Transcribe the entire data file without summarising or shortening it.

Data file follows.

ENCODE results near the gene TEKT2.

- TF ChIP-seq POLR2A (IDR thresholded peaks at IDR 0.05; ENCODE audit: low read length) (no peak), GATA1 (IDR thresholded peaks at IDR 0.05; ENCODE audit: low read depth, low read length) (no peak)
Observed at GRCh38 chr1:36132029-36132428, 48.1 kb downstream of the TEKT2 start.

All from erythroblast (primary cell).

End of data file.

ENCODE results near the gene TEKT2.

- TF ChIP-seq POLR2A (IDR thresholded peaks at IDR 0.05; ENCODE audit: low read length) (no peak), GATA1 (IDR thresholded peaks at IDR 0.05; ENCODE audit: low read depth, low read length) (no peak)
Observed at GRCh38 chr1:36132029-36132428, 48.1 kb downstream of the TEKT2 start.

All from erythroblast (primary cell).